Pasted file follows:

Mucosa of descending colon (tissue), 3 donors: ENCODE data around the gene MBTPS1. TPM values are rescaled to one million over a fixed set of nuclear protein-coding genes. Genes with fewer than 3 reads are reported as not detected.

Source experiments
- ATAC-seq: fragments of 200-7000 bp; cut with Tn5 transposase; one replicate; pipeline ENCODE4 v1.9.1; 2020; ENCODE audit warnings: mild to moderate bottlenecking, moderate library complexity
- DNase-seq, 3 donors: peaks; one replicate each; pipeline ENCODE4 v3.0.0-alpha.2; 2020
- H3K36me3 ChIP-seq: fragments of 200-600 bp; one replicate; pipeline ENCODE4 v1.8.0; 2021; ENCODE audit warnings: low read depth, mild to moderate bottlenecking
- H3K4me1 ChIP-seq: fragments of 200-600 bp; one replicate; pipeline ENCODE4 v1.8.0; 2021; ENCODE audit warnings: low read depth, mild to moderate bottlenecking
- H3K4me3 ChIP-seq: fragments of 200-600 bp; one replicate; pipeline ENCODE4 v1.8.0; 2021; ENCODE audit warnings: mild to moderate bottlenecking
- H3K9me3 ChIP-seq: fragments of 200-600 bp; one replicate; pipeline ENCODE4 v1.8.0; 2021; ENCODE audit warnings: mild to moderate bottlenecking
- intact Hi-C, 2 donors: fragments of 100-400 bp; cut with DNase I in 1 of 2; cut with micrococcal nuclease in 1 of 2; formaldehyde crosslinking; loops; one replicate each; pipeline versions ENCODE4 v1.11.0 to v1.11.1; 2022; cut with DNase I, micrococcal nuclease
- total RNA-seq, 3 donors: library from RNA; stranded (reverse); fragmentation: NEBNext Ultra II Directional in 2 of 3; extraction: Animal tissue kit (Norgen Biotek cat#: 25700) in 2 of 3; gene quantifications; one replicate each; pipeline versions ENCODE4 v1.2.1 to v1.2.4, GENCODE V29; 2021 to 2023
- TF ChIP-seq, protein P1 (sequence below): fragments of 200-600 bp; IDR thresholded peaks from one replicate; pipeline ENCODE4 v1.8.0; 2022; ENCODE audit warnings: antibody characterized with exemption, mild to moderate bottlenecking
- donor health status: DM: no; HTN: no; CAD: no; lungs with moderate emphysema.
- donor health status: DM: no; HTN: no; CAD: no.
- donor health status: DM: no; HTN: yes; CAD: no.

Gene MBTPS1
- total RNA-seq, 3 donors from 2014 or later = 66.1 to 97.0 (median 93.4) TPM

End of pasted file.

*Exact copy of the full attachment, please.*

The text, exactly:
Mucosa of descending colon (tissue), 3 donors: ENCODE data around the gene MBTPS1. TPM values are rescaled to one million over a fixed set of nuclear protein-coding genes. Genes with fewer than 3 reads are reported as not detected.

Source experiments
- ATAC-seq: fragments of 200-7000 bp; cut with Tn5 transposase; one replicate; pipeline ENCODE4 v1.9.1; 2020; ENCODE audit warnings: mild to moderate bottlenecking, moderate library complexity
- DNase-seq, 3 donors: peaks; one replicate each; pipeline ENCODE4 v3.0.0-alpha.2; 2020
- H3K36me3 ChIP-seq: fragments of 200-600 bp; one replicate; pipeline ENCODE4 v1.8.0; 2021; ENCODE audit warnings: low read depth, mild to moderate bottlenecking
- H3K4me1 ChIP-seq: fragments of 200-600 bp; one replicate; pipeline ENCODE4 v1.8.0; 2021; ENCODE audit warnings: low read depth, mild to moderate bottlenecking
- H3K4me3 ChIP-seq: fragments of 200-600 bp; one replicate; pipeline ENCODE4 v1.8.0; 2021; ENCODE audit warnings: mild to moderate bottlenecking
- H3K9me3 ChIP-seq: fragments of 200-600 bp; one replicate; pipeline ENCODE4 v1.8.0; 2021; ENCODE audit warnings: mild to moderate bottlenecking
- intact Hi-C, 2 donors: fragments of 100-400 bp; cut with DNase I in 1 of 2; cut with micrococcal nuclease in 1 of 2; formaldehyde crosslinking; loops; one replicate each; pipeline versions ENCODE4 v1.11.0 to v1.11.1; 2022; cut with DNase I, micrococcal nuclease
- total RNA-seq, 3 donors: library from RNA; stranded (reverse); fragmentation: NEBNext Ultra II Directional in 2 of 3; extraction: Animal tissue kit (Norgen Biotek cat#: 25700) in 2 of 3; gene quantifications; one replicate each; pipeline versions ENCODE4 v1.2.1 to v1.2.4, GENCODE V29; 2021 to 2023
- TF ChIP-seq, protein P1 (sequence below): fragments of 200-600 bp; IDR thresholded peaks from one replicate; pipeline ENCODE4 v1.8.0; 2022; ENCODE audit warnings: antibody characterized with exemption, mild to moderate bottlenecking
- donor health status: DM: no; HTN: no; CAD: no; lungs with moderate emphysema.
- donor health status: DM: no; HTN: no; CAD: no.
- donor health status: DM: no; HTN: yes; CAD: no.

Gene MBTPS1
- total RNA-seq, 3 donors from 2014 or later = 66.1 to 97.0 (median 93.4) TPM